We started out with the 1941 Warner Bros. cartoon “Hollywood Steps Out” (7:42 screening time). There were many Hollywood stars featured, and we tried to see if we could recognize any of the dancers!
Next up, in keeping with the Holiday Spirit, came the 1929 silent movie from Laurel and Hardy entitled “Big Business” (17:52). The opening title explained it all: “The story of a man who turned the other cheek – and got punched in the nose.” The Boys (as Laurel and Hardy are lovingly referred to by their fans) attempted to sell Christmas trees in California, “attempted” being the operative word. Look for long-time supporting characters James Finlayson and Stanley ‘Tiny’ Sandford in their roles as the harried house owner and policeman, respectively.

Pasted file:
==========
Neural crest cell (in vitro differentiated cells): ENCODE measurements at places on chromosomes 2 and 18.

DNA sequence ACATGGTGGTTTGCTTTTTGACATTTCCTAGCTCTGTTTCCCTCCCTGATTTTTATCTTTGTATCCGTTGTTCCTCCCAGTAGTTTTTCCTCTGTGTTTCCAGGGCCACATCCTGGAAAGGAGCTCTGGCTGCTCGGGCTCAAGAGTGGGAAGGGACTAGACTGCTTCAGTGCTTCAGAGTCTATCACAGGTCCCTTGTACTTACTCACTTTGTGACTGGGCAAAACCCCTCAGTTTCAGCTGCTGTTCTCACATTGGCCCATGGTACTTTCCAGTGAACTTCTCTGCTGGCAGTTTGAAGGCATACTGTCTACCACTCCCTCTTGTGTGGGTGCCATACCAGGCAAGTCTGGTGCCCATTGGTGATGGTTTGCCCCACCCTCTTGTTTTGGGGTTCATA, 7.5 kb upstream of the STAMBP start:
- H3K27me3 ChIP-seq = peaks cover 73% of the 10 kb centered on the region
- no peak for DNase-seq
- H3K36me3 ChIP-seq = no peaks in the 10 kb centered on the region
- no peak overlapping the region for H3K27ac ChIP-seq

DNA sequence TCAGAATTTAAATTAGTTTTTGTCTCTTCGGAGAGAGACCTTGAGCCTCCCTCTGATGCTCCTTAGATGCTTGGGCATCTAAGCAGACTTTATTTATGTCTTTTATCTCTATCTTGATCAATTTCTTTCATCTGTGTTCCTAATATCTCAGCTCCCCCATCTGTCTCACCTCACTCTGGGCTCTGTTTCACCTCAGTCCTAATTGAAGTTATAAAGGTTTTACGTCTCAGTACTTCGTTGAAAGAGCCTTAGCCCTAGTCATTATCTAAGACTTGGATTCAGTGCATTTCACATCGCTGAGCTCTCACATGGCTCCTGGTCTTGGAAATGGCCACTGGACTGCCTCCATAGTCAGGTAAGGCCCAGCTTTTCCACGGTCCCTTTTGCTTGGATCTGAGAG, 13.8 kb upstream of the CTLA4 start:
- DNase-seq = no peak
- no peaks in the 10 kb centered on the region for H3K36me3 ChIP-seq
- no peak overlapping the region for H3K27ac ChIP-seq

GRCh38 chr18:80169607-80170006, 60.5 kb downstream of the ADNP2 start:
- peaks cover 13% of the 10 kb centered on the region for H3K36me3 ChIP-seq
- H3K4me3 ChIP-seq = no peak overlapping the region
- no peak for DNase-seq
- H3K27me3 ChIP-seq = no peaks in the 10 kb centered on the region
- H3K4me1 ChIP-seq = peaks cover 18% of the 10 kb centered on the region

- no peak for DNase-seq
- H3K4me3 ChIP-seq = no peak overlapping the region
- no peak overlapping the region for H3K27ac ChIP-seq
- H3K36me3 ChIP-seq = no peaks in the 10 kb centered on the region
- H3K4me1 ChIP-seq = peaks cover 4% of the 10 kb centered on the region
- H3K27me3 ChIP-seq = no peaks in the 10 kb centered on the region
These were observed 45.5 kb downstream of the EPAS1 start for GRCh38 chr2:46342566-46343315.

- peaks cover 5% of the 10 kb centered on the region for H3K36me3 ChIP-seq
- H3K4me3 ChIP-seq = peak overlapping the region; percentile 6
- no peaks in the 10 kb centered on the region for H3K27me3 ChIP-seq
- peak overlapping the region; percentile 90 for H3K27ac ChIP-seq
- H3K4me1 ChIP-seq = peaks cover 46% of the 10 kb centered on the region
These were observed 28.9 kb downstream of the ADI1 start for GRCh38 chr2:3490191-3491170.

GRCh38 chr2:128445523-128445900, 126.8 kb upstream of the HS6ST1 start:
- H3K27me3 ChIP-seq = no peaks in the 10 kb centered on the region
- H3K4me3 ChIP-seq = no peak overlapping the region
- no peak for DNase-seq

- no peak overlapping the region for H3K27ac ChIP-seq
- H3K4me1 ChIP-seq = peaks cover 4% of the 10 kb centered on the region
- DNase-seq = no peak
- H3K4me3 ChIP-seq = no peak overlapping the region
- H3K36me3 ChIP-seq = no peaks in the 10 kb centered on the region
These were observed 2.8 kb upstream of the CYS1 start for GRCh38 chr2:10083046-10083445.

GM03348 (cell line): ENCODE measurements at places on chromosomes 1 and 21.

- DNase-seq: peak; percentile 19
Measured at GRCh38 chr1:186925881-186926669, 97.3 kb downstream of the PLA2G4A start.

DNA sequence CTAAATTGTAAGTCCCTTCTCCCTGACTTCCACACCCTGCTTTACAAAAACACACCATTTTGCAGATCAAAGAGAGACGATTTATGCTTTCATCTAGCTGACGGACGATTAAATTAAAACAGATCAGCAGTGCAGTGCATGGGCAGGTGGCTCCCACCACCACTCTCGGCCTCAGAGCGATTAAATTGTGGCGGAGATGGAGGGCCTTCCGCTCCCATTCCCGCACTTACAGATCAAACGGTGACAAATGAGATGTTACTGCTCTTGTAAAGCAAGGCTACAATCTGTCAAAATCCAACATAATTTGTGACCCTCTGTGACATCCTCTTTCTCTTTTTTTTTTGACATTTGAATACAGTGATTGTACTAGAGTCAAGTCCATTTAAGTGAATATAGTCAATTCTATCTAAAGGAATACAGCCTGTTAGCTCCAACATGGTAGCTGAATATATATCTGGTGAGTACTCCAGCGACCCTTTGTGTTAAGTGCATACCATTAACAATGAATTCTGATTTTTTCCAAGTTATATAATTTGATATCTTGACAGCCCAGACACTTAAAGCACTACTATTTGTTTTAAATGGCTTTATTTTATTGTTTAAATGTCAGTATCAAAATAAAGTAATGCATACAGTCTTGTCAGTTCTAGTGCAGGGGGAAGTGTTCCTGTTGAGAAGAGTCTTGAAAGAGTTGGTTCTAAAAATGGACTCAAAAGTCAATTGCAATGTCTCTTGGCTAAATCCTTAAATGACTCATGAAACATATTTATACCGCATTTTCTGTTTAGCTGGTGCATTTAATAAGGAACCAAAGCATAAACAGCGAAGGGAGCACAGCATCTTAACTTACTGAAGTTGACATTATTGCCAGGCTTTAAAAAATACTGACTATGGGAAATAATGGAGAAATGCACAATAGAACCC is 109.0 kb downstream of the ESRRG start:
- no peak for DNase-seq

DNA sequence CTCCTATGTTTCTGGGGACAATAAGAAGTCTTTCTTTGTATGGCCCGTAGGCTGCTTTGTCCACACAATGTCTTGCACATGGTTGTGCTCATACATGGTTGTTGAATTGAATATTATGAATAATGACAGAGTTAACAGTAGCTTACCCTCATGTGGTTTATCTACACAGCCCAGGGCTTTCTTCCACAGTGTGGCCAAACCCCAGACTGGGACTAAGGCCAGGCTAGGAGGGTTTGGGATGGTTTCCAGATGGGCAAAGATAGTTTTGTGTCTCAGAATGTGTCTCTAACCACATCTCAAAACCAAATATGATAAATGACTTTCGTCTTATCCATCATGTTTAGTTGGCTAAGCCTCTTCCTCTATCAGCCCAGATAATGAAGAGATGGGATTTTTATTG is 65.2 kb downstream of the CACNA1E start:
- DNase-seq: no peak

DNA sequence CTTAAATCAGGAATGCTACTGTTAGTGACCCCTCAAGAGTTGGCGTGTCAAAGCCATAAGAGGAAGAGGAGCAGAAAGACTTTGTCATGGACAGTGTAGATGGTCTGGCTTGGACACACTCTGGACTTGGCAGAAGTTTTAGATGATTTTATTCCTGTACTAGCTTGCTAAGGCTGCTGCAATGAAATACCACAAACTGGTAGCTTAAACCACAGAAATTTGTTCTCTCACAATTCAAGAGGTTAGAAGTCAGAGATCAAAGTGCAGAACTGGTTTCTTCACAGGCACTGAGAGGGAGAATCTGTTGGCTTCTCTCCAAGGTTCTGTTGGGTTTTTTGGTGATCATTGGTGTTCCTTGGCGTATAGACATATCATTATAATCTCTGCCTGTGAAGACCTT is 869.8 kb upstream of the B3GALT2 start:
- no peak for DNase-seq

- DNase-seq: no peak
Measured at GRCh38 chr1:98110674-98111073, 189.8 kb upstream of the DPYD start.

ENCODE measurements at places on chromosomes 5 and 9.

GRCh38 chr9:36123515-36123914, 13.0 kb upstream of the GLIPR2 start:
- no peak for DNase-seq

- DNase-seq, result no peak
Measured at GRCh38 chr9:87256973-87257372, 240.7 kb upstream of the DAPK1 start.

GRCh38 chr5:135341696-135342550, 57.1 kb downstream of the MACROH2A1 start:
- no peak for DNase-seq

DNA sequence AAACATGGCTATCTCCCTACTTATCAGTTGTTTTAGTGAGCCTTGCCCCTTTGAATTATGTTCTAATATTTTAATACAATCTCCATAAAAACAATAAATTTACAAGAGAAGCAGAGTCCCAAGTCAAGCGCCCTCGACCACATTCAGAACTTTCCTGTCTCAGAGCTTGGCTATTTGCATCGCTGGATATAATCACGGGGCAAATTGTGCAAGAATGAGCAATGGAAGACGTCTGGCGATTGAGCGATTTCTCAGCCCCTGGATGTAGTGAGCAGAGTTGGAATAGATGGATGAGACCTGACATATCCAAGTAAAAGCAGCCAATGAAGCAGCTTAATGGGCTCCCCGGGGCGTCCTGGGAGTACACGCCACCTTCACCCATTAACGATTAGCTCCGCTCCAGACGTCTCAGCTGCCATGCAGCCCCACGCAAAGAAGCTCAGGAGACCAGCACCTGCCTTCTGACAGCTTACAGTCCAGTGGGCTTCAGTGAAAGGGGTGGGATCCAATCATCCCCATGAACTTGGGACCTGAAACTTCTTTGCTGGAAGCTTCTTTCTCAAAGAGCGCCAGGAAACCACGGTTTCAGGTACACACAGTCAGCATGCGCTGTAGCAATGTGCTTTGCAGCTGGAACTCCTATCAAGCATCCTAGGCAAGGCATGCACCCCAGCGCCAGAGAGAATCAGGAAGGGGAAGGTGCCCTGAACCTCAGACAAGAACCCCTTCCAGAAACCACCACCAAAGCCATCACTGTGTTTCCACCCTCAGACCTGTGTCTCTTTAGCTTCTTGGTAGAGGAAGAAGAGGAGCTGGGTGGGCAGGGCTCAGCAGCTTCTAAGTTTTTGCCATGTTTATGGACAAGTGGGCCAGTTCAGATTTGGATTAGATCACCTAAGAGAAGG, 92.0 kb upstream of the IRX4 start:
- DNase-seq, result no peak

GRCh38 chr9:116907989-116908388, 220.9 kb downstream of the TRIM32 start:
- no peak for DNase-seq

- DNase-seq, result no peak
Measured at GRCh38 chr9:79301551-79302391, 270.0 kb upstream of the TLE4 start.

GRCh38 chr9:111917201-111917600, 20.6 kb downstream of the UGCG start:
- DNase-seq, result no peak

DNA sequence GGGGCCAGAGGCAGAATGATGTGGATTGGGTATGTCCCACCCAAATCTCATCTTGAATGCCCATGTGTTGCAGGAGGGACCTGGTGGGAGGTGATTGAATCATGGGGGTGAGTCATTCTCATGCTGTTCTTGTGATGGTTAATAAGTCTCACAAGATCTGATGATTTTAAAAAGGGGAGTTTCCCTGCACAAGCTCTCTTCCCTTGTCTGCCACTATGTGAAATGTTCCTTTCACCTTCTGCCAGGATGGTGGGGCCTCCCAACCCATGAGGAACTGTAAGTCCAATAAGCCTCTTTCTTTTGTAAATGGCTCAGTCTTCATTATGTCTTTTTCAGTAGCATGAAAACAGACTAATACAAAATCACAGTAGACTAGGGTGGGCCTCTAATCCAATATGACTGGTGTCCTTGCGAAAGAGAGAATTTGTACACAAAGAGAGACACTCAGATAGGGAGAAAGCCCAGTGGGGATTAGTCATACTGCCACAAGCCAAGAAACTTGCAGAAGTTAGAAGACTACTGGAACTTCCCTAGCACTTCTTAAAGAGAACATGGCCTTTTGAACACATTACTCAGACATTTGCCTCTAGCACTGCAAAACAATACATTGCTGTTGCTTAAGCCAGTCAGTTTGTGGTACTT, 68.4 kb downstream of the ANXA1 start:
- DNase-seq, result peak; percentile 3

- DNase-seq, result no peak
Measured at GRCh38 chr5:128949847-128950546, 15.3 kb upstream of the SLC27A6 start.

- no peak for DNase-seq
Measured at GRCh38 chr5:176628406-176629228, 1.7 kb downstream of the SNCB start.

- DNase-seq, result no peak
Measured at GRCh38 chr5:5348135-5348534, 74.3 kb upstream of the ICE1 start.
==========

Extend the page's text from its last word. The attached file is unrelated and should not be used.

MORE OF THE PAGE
After a short break we resumed with the 1935 Little Rascals short film, “Beginner’s Luck” (18:30). This title not only wished our small but hardy group good luck in starting this film group, but also refered to Spanky’s efforts to win a talent contest despite the unwanted help from his friends in the audience. When Spanky’s mom asked, “Well, what has Clark Gable or Barrymore got that Spanky hasn’t?”, Spanky replied, “A moustache!” Look for Alfalfa (Carl Switzer) in what was his first appearance in a Little Rascals film.
Another short break followed, which led up to two related Laurel and Hardy films. Guess what can happen when The Boys are on a roof and there are bricks (and gravity) present? We found out, Laurel and Hardy-style, as they battled their way through:
The 1930 film “Hog Wild” (18:24), whose opening title says: “Amnesia! Mr. Hardy was beginning to forget things, but Mr. Laurel had no fear of losing his memory – As a matter of fact, Mr. Laurel never had a memory to lose.” …
… and 1933’s “Dirty Work” (18:26), about whose plot “I have nothing to say!” (we saw the film and understood). Incidentally, “Dirty Work” was released almost exactly 75 years ago (November 25, 1933) and featured Lucien Littlefield as Professor Noodle and Sam Adams as the butler.